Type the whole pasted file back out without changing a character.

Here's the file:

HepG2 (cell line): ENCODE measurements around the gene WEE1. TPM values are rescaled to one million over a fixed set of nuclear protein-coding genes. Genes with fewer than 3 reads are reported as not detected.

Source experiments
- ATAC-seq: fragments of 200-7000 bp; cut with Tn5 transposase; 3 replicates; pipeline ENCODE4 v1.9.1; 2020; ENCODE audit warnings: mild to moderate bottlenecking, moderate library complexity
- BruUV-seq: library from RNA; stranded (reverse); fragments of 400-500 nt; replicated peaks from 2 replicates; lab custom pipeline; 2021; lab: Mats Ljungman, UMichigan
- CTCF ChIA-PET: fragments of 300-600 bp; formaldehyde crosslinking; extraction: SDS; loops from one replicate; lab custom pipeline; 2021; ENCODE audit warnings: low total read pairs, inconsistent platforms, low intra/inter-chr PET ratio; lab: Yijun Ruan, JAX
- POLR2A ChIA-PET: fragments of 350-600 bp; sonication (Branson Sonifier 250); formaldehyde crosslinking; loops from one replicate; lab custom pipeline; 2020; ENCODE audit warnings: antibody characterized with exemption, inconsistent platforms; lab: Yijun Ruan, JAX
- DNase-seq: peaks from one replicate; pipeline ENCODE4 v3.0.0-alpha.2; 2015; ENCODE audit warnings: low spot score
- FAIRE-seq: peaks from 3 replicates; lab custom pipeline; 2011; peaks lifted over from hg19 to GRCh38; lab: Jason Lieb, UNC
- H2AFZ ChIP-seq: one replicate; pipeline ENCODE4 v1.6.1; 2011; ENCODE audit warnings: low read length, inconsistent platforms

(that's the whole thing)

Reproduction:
HepG2 (cell line): ENCODE measurements around the gene WEE1. TPM values are rescaled to one million over a fixed set of nuclear protein-coding genes. Genes with fewer than 3 reads are reported as not detected.

Source experiments
- ATAC-seq: fragments of 200-7000 bp; cut with Tn5 transposase; 3 replicates; pipeline ENCODE4 v1.9.1; 2020; ENCODE audit warnings: mild to moderate bottlenecking, moderate library complexity
- BruUV-seq: library from RNA; stranded (reverse); fragments of 400-500 nt; replicated peaks from 2 replicates; lab custom pipeline; 2021; lab: Mats Ljungman, UMichigan
- CTCF ChIA-PET: fragments of 300-600 bp; formaldehyde crosslinking; extraction: SDS; loops from one replicate; lab custom pipeline; 2021; ENCODE audit warnings: low total read pairs, inconsistent platforms, low intra/inter-chr PET ratio; lab: Yijun Ruan, JAX
- POLR2A ChIA-PET: fragments of 350-600 bp; sonication (Branson Sonifier 250); formaldehyde crosslinking; loops from one replicate; lab custom pipeline; 2020; ENCODE audit warnings: antibody characterized with exemption, inconsistent platforms; lab: Yijun Ruan, JAX
- DNase-seq: peaks from one replicate; pipeline ENCODE4 v3.0.0-alpha.2; 2015; ENCODE audit warnings: low spot score
- FAIRE-seq: peaks from 3 replicates; lab custom pipeline; 2011; peaks lifted over from hg19 to GRCh38; lab: Jason Lieb, UNC
- H2AFZ ChIP-seq: one replicate; pipeline ENCODE4 v1.6.1; 2011; ENCODE audit warnings: low read length, inconsistent platforms